The Warrenton-Hammond School District has received $436,286 in state grants to kick-start the construction of a center at Warrenton High School offering students automotive, welding and other technology programs.
The Bureau of Labor and Industries and state Department of Education awarded $10.3 million in career and technical Education revitalization grants to 101 middle and high schools statewide. Warrenton was tied for the highest award, along with a proposal for new career-technical pathways helping underrepresented minorities in Madras and Warm Springs.
Josh Jannusch has been with the school district 15 years as a science and technology teacher and recently became a vice principal at Warrenton High School. He applied for the state grant to build what he calls the Warrenton Technology Center as an on-campus home for automotive and welding programs, along with technology courses he has helped develop over the past several years.
“Obviously, our space has been our No. 1 issue, facilities-wise, just being able to find the space to offer these kinds of classes,” Jannusch said.
The school district lacks career-technical educational options beyond sending students several miles to Clatsop Community College’s Marine and Environmental Research and Training Station campus east of Astoria, a tough fit with class schedules. The district also participates in a health occupations class at Columbia Memorial Hospital and nursing assistant courses at the college.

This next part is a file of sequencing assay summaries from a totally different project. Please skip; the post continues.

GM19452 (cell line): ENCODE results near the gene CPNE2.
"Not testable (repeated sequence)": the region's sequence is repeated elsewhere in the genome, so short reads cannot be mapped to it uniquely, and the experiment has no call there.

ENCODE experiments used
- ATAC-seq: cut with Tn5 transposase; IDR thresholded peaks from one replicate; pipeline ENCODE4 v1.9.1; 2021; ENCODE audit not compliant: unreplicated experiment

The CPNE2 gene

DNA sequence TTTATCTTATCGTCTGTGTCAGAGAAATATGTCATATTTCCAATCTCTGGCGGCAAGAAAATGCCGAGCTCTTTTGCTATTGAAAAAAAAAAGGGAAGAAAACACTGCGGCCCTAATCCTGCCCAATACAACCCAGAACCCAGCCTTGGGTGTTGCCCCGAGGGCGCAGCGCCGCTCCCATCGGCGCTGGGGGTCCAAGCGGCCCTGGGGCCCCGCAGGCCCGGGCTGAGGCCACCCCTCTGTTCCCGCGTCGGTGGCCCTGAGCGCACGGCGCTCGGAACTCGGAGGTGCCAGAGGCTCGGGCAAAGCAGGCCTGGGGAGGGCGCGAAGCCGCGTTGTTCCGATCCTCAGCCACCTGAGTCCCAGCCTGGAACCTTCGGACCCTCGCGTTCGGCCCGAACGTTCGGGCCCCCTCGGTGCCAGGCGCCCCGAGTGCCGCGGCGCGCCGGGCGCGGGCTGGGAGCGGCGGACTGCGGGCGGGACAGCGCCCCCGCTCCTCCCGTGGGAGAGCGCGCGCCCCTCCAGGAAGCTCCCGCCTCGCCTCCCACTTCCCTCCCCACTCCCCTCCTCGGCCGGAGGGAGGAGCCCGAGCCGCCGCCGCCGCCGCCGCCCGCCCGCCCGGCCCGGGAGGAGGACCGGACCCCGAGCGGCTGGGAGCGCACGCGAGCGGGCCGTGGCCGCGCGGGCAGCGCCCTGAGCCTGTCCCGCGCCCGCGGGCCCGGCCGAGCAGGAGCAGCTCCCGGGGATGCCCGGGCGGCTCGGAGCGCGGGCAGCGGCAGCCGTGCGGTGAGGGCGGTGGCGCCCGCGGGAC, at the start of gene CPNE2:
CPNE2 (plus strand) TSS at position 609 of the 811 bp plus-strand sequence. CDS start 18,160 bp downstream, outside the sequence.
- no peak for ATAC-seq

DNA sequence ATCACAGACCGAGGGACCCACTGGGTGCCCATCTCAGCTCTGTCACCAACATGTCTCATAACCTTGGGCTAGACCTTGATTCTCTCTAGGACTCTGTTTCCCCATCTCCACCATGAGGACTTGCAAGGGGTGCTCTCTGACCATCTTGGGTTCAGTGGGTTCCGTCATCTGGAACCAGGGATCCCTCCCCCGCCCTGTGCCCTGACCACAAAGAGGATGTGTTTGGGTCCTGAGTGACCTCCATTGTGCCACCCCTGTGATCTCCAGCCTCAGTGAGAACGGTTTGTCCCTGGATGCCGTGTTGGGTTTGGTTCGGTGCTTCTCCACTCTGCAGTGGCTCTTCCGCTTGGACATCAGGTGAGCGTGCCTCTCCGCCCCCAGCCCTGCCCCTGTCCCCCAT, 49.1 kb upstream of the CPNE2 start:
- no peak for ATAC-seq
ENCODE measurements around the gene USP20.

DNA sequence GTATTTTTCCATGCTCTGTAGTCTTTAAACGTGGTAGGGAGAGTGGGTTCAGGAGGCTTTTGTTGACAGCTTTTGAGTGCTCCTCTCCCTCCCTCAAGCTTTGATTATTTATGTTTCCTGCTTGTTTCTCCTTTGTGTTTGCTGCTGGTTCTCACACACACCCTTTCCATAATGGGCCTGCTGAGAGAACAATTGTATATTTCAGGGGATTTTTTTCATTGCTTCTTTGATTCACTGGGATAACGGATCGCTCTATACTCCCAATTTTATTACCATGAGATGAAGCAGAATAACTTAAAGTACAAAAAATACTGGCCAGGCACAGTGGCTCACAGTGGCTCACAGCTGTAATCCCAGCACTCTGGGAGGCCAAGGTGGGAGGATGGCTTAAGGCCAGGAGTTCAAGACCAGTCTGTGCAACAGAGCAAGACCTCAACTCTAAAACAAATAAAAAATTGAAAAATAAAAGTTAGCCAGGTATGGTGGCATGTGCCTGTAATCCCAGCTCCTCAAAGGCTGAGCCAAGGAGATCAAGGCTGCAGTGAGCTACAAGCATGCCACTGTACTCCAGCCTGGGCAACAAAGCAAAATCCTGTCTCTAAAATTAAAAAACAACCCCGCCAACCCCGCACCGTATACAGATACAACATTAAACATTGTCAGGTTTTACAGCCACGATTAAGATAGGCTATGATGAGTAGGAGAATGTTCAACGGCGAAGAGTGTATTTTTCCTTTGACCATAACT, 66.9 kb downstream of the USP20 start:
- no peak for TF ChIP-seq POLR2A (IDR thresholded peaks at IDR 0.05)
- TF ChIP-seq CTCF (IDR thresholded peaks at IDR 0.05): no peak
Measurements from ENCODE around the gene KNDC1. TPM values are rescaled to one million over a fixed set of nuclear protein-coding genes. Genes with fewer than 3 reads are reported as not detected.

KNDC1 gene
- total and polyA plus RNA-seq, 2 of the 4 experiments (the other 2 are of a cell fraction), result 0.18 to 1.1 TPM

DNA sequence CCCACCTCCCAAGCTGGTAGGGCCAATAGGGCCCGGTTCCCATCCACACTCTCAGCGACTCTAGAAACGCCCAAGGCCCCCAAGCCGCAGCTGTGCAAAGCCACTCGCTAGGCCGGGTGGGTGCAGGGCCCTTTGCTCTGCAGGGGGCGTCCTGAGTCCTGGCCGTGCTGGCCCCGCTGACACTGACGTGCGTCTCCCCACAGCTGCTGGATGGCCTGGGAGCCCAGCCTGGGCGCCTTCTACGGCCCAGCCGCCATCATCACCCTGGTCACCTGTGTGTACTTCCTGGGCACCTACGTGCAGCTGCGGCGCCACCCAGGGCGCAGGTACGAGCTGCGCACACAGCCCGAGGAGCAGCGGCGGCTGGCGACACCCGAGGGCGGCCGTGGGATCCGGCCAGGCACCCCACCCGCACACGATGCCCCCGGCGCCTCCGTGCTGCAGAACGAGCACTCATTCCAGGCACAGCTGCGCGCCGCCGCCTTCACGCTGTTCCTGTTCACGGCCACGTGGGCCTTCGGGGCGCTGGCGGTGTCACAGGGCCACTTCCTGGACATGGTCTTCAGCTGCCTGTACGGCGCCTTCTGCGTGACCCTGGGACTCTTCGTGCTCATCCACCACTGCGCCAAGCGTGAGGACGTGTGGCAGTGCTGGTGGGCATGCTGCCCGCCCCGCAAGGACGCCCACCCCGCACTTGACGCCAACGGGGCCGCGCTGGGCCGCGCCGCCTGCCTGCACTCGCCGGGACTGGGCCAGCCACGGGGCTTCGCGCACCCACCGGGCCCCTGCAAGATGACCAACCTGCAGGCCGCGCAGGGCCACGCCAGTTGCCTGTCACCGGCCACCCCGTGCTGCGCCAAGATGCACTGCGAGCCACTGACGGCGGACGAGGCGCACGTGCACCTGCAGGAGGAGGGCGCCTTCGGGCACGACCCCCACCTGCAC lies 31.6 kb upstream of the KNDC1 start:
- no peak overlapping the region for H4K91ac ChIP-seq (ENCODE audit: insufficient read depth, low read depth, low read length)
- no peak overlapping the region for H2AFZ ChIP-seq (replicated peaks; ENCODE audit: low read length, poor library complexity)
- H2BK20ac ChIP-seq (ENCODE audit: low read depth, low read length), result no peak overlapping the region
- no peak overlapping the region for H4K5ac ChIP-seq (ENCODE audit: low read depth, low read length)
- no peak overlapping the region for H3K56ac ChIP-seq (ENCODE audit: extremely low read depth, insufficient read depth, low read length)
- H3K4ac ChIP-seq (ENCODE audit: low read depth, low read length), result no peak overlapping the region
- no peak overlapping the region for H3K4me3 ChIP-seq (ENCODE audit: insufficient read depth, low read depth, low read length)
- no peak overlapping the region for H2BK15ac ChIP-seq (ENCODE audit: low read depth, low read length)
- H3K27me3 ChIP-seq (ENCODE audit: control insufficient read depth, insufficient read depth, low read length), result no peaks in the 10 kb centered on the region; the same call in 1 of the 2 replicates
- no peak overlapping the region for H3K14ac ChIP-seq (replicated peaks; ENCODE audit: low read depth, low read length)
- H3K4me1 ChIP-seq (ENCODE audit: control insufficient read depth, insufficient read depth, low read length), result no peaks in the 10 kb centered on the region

Superintendent Mark Jeffery said the district is looking at the possibility of a 40-by-80-foot building behind the high school at a cost of about $150,000 to $200,000.
“Theoretically, we’d like to do it by next fall,” Jeffery said. “But in my experience, that might be an aggressive time schedule.”
The school district will couple the career-readiness grant with funds from Measure 98. State voters last year approved approximately $800 per student to expand college and career-technical offerings and improve dropout prevention. The measure received about half of the money expected by the state Legislature.
While the grant helps kick-start the construction of the Warrenton center, the school district is also trying to certify classes such as a student-run hatchery on the Skipanon River and graphic arts as official career-technical education programs, Jannusch said. Certification involves getting teachers the right qualifications and aligning classes with postsecondary study such as the fisheries technology program at Mt. Hood Community College. But the district can get additional funding by getting students through approved programs of study, he said.
The school district’s goal is to start the new programs next year, even if the building isn’t finished, Jannusch said. A $100,000 portion of the grant will help the district expand summer programs at the high school.
“The hope is even next summer (to) offer some summer programming around (career-technical education), whether it’s welding, manufacturing,” Jannusch said. “We’re looking to offer as much as we can here on campus.”